“‘Oh, but they did not catch anyone!’ Now, now, President! For that you need to also think that under Sarney’s management there was nobody robbing Petrobras, under the management of Fernando Collor there was nobody robbing Petrobras, under the management of Itamar Franco there was nobody robbing Petrobras. Petrobras has always had, to a greater or lesser extent, accusations of embezzlement. I won an Esso Award in ’89 denouncing robbery at Petrobras. Petrobras has always been a victim of gangs that operated there, formed by its staff or people who were appointed by politicians and businessmen, suppliers, contractors. So this shame of former President Fernando Henrique Cardoso is rather an attempt at the party political manipulation of a police issue.” Boechat said.
He also maintained a skeptical view of the synthesized, telegenic protests which emerged thereafter, calling for Rousseff’s removal. “I think it’s more than healthy, I think it is very good that they come out, mainly because governments under pressure tend to be clearer, more objective, focused on the collective interest, but I think using these demonstrations to sell the idea of impeachment, asking for an impeachment of President Dilma, is as ridiculous as these demonstrations demanding a return to military dictatorship. Those asking for impeachment, even if they do not ask for the return of the military dictatorship, have the same Coup DNA, the same kind of idiocy, of imbecility, because Dilma, whether they like it or not, was legitimately elected not by North Easterners as part of them prefer to think, in a neurotic and prejudiced way, but by the people in Minas Gerais who Aecio Neves ruled over, by the people of Rio de Janeiro…. So, she was elected by a majority of Brazil’s voters. It’s over, turn this page and let’s move on.” he insisted.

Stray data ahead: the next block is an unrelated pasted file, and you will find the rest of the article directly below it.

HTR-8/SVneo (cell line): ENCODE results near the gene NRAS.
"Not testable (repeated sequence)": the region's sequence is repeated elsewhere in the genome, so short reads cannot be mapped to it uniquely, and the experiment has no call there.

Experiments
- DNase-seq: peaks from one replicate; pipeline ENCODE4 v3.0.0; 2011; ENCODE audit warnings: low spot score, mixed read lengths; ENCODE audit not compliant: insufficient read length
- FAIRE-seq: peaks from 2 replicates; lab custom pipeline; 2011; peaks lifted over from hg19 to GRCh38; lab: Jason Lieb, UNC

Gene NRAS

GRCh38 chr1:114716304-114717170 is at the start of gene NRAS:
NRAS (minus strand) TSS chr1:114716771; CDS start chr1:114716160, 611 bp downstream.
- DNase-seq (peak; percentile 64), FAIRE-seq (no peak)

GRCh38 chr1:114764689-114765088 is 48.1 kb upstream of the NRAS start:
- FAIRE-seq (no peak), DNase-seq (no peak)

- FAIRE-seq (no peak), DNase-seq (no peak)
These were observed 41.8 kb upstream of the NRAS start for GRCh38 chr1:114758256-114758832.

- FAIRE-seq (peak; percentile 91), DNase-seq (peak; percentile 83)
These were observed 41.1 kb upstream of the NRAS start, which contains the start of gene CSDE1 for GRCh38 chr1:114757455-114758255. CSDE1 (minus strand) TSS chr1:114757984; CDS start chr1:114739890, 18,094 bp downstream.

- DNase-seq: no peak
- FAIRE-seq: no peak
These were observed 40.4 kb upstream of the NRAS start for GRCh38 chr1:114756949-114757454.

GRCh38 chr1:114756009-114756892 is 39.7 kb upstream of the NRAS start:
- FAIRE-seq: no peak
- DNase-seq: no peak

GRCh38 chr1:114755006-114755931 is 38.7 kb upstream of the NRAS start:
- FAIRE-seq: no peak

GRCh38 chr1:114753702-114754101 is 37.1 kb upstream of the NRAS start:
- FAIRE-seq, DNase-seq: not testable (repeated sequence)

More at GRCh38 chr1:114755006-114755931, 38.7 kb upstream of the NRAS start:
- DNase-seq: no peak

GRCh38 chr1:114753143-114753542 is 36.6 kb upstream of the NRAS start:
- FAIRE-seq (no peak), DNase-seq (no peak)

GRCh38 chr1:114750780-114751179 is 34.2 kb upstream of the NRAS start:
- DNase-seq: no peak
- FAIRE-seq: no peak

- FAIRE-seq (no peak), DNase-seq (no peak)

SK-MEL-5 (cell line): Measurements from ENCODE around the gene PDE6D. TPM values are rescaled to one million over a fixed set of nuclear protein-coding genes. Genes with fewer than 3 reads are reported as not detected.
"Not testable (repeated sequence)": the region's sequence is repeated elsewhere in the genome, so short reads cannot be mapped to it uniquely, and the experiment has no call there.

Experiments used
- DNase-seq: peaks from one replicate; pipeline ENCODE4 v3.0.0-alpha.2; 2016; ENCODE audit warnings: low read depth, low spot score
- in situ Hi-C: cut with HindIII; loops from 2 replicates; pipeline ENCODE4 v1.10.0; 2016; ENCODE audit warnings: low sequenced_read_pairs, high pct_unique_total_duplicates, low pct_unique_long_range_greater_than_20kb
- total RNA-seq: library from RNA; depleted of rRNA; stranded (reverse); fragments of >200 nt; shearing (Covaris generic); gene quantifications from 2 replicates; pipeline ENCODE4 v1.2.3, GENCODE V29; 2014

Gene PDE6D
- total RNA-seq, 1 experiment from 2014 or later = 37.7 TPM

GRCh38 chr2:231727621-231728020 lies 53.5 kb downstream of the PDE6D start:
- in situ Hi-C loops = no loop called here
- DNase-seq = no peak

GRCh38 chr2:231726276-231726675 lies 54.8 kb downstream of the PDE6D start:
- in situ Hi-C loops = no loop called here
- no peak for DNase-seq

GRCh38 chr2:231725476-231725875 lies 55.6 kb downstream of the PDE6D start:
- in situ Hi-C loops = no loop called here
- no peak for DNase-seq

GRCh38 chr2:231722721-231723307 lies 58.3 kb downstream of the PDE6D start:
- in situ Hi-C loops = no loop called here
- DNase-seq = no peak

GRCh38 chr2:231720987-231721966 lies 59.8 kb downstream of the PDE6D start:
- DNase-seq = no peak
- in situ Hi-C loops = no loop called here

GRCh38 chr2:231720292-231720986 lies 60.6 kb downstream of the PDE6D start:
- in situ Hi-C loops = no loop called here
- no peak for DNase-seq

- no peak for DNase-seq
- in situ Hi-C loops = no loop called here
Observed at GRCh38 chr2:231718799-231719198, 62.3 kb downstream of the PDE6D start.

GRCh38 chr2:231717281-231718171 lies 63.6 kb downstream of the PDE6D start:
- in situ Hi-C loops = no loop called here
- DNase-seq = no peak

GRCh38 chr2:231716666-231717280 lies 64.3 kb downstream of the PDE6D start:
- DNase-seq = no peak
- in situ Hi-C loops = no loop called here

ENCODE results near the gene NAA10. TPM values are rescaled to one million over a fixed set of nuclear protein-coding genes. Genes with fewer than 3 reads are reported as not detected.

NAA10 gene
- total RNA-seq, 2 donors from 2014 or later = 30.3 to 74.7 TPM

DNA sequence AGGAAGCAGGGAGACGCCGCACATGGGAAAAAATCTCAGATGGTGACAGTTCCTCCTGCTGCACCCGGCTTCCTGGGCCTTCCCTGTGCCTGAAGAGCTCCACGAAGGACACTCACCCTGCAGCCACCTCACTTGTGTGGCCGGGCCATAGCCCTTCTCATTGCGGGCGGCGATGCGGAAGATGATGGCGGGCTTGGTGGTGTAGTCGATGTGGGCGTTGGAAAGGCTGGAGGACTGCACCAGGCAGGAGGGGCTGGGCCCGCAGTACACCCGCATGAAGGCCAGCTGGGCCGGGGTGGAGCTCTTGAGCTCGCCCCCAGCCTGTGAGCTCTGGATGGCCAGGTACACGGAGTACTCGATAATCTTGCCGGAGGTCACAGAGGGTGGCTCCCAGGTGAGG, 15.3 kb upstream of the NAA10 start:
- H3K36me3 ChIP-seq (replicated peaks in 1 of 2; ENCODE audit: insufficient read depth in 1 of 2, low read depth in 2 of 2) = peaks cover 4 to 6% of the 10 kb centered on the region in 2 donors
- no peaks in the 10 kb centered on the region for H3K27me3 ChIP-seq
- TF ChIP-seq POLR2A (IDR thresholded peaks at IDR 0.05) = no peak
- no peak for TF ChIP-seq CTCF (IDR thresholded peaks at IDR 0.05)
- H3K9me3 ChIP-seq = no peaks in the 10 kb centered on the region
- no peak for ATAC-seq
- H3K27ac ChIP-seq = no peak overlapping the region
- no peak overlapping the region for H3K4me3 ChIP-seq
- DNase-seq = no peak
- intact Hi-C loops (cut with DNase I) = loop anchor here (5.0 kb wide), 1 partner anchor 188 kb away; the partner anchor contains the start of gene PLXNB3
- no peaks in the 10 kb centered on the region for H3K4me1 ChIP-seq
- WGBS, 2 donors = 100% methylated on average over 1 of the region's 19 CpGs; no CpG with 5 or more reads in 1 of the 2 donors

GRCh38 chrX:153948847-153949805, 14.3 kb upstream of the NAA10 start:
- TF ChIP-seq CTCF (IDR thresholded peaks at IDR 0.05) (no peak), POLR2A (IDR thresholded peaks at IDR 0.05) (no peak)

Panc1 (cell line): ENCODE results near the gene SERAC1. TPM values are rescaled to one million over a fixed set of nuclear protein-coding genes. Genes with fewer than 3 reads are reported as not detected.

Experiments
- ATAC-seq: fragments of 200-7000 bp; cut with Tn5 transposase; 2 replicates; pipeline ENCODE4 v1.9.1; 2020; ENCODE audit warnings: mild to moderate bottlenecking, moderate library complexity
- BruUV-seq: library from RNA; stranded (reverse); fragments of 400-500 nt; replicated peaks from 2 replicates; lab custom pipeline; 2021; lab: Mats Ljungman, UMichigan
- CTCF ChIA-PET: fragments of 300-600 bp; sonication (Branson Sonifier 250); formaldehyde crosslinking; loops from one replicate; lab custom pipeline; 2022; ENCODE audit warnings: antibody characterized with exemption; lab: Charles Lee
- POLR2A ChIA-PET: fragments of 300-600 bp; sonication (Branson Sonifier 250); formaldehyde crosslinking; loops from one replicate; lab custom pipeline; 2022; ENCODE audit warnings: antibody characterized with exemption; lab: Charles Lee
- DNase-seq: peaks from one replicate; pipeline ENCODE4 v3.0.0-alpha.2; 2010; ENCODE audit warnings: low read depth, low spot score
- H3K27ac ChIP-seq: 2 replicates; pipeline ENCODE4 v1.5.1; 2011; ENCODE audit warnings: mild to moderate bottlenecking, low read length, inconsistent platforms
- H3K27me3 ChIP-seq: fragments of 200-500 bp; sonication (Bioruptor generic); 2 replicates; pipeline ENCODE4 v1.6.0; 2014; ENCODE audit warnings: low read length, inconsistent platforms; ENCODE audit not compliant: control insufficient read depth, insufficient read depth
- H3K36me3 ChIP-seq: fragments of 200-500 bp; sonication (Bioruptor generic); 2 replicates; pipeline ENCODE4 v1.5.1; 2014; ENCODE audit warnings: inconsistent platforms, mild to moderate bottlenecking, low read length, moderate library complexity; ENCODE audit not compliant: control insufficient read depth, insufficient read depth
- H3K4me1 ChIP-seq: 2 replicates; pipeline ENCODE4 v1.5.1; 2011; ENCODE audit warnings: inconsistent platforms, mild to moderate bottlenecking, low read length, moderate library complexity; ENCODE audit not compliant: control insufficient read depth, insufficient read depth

Two years later in August 2016 as she faced the final stage of her impeachment, Ricardo Boechat reiterated that Dilma Rousseff was the victim of a “political coup”. He was also highly critical of how the media had covered the impeachment.
“There was a coup, but not the classic coup, with military intervention, closure of institutions, limits to liberty, political prisons, and institutional rupture. Dilma was the victim of a coup, which can be understood as a political coup, characterized by the trauma caused by the removal of an elected president, by another group that did not win the election.” – Ricardo Boechat
Whilst an early supporter of Operation Lava Jato in concept, his position became progressively more critical and he called out both the new Justice and Security Minister Sérgio Moro and his colleague Deltan Dellagnol for the political partisanship which was driving the anti-corruption purge. In particular he called out the treatment of former President Lula, his media circus arrest, and the fact that high profile PSDB politicians implicated in the operation had evaded punishment. He accused Moro of acting politically long before the US-trained Prosecutor-Judge took the position in Bolsonaro’s Government.